BY KIERAN McCARTHY
THE dust has started to settle on the Irish men’s hockey team’s first appearance at an Olympic Games in over 100 years, and captain David Harte is understandably proud of what the Green Machine achieved.
Ireland missed out on a place in the quarter-finals at the Games in Rio, but that disappointment was softened by the release of the world rankings shortly afterwards that showed the Irish team has broken into the top ten for the first time ever.
‘That’s a direct reflection of competing in the Olympics, and we got the massive ranking points that competing in such a big event brings. That gave us a good boost, to see that we have got into the top ten for the first time,’ said goalkeeper David, whose twin brother Conor was also on the Irish team.
‘We always said that we wanted Ireland to break into the top ten, and looking at the other teams around us in the top ten, we are the only amateur group so that’s good to see that we are still punching above our weight.’
Ireland are now ranked the tenth best hockey team in the world, up two places from before the Olympics, as they overtook both Korea and Pakistan.
Life is returning to normal for David, from Ringrone between Kinsale and Ballinspittle, after his Olympic experience, but he is confident that the performances of the Green Machine in Rio, and the television and media exposure their games and the team received, will leave a legacy for hockey in Ireland.
‘One of our aims was to help spread the word that hockey is a great game, and I think we achieved that. By talking to some of our friends, it seems by game four and five there were a lot of new-found experts on hockey here at home, which is great,’ David said.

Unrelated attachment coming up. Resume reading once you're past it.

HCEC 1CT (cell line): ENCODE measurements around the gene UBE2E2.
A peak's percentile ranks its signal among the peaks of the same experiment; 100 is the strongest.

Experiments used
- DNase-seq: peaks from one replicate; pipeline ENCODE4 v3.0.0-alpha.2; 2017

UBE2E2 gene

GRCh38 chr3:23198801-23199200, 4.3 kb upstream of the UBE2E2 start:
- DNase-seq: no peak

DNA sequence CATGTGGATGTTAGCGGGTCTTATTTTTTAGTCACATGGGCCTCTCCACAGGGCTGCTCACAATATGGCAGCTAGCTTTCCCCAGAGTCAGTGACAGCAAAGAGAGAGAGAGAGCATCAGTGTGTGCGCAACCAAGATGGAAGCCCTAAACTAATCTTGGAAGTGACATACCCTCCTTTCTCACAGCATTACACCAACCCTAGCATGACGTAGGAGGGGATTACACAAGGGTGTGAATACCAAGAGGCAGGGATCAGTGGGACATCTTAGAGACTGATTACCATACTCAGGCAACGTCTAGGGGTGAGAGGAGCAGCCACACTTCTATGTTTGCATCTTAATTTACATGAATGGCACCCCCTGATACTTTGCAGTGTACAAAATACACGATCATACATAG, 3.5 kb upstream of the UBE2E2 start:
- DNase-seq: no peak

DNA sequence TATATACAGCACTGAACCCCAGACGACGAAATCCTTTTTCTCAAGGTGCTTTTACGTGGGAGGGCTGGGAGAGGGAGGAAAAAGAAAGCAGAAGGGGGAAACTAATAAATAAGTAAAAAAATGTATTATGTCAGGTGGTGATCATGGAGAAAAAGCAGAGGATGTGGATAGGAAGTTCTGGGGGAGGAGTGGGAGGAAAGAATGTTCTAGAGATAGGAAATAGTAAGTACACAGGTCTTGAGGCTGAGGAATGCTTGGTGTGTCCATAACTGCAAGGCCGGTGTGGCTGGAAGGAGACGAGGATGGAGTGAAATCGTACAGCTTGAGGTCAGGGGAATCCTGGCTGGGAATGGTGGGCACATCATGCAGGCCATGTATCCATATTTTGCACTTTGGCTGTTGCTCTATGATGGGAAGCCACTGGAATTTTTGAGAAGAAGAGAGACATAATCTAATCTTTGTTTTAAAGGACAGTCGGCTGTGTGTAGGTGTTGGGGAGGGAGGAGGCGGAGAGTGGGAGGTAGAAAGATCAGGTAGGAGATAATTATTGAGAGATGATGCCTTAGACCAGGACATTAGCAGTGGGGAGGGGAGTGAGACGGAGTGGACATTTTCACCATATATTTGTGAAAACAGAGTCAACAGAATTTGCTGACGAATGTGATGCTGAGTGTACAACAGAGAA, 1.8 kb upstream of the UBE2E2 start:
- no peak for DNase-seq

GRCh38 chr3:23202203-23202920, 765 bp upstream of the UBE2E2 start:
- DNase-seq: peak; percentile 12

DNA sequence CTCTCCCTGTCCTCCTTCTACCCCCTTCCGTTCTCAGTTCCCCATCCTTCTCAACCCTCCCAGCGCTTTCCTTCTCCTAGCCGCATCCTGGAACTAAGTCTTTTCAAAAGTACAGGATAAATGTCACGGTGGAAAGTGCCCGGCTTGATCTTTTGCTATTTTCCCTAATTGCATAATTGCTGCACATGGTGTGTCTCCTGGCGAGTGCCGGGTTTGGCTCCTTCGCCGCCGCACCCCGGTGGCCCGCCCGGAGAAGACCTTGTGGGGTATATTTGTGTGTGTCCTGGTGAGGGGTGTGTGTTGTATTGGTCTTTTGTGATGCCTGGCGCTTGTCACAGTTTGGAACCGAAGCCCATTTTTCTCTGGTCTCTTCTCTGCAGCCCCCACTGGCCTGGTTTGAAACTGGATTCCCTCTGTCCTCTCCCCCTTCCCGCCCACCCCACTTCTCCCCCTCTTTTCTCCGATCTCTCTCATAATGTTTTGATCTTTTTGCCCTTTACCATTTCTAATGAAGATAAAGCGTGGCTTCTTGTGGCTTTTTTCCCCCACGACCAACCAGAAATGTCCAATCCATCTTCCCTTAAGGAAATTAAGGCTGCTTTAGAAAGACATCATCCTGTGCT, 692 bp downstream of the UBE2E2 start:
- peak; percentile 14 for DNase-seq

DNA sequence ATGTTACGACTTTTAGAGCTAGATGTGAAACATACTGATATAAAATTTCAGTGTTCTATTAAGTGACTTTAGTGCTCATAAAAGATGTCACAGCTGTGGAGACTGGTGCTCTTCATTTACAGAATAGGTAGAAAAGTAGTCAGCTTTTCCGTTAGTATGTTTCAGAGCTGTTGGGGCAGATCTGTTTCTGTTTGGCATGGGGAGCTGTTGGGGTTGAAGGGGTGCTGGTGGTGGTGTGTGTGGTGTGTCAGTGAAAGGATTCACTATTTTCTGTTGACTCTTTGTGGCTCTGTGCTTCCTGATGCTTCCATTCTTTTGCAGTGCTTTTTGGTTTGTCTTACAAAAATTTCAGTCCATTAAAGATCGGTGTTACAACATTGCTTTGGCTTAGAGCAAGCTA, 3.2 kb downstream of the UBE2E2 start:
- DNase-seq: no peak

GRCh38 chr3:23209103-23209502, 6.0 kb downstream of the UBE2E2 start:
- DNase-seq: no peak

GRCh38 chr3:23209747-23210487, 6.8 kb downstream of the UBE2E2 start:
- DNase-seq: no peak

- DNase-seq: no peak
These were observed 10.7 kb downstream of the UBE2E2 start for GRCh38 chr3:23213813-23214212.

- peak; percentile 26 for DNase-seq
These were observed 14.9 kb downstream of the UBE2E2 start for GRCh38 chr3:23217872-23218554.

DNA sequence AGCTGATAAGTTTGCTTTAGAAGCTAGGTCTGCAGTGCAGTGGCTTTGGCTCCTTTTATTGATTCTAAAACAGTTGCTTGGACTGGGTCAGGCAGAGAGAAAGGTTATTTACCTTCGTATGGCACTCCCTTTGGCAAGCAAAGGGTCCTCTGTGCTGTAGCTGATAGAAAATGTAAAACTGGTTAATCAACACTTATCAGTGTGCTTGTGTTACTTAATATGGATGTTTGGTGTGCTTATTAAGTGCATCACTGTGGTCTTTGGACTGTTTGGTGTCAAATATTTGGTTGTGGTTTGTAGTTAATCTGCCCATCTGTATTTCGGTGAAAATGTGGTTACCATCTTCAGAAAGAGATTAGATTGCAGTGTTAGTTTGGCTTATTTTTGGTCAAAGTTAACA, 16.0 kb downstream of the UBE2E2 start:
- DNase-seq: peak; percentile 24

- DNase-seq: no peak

‘We knew the Irish public would back any Irish team competing and that’s definitely what happened.
‘I went down town in Kinsale with my dad when I got back home and there were people coming up to me, shaking my hand, saying congratulations and telling me they enjoyed watching the hockey games during the Olympics – that’s what we want, for everyone to see the game and enjoy it.
‘It would be great if there was a knock-on effect and more positivity surrounding hockey around the country, and I think that will be the case.’
Looking back on the Ireland performances in Rio, there were four Group B defeats – 3-2 v India, 5-0 v The Netherlands, 3-2 v Germany and 3-2 against eventual gold medal winners Argentina – while there was also a 4-2 win against Canada.
That win against the Canadians, in their fourth group game, set up a must-win final group game against Argentina, which the latter won late on, but Ireland battled all the way.
‘When you’re looking at the results there are three 3-2 defeats so we know we weren’t far off; it’s bittersweet in many ways,’ David said.
‘We took it down to the last game to try and get to the quarter-finals, but we came up against an Argentina side that then went on to win gold.
‘We learned a lot of lessons the hard way in Rio but we learned a lot about us as a team as well and we’ll improve for that.
‘The first game, against India, was one where we dropped the ball on. We had an opportunity to get a result there, either a draw or maybe even a win. That (3-2) defeat in the opening game left us playing catch-up from the start.
‘We lost then to The Netherlands and Germany before we beat Canada – that was a must-win game if we were to have any chance of getting out of the group. We know each other inside out having played four times over the summer. They are never an easy team to play against, so we were delighted to get the win and the way we went about it – that set us up for the game Argentina.’
The Argentinians would go on to win the gold medal but Ireland made their own hockey headlines, and former Bandon Grammar School students David and Conor were there to soak it all in.
To make it more special David captained Ireland while Conor scored in the loss to India – special moments that they can always look back on.
‘It was an unforgettable three or four weeks, one of the best experiences of my life,’ David said.
‘You need to be there to appreciate the enormity of it, to see how you can fit 10,000 athletes into one Olympic Village – you should have seen the size of the food hall.
‘At the beginning you are trying to take it all in but by the end of it you feel part of it all, which is a really special feeling.’
2017 is already gearing up as another busy year for the Harte twins and the Irish hockey team, and amongst the many tournaments are the European Championships in The Netherlands.
It’s onwards and upwards for the Hartes and Irish hockey.